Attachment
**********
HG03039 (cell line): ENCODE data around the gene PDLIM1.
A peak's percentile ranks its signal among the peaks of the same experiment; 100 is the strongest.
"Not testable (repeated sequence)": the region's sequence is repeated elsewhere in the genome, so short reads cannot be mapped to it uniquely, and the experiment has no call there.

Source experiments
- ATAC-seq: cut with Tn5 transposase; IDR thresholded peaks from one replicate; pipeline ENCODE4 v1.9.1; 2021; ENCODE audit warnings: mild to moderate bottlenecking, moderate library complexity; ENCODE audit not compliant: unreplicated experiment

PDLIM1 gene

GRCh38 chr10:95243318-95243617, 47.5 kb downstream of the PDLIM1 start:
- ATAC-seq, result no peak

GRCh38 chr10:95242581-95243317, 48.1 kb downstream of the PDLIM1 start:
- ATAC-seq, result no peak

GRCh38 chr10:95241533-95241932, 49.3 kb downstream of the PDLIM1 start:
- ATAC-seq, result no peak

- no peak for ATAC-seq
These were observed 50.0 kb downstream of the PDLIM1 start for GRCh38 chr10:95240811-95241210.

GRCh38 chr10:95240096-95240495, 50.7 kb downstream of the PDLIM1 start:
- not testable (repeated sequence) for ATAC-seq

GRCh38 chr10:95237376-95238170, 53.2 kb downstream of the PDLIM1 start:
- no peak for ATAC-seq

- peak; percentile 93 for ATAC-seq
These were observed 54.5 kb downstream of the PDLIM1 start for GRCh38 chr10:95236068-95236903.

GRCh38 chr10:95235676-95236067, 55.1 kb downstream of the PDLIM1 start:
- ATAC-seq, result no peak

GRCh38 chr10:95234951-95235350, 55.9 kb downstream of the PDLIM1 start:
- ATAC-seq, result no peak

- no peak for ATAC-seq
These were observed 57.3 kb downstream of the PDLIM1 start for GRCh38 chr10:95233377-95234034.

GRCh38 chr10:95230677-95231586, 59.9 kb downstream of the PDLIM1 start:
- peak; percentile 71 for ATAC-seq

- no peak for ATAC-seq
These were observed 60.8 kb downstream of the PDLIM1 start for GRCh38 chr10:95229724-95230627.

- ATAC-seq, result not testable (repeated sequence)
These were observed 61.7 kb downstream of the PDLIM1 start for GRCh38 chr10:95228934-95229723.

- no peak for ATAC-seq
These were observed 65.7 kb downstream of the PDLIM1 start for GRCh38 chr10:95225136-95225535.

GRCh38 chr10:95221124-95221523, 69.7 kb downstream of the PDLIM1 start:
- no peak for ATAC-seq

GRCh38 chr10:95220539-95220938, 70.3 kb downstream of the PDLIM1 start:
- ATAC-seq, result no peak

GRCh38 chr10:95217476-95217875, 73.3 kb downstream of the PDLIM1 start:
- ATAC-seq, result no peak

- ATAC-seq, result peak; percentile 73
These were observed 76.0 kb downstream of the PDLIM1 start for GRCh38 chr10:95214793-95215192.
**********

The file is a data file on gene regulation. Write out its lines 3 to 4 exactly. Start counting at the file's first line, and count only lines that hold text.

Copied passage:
"Not testable (repeated sequence)": the region's sequence is repeated elsewhere in the genome, so short reads cannot be mapped to it uniquely, and the experiment has no call there.

Source experiments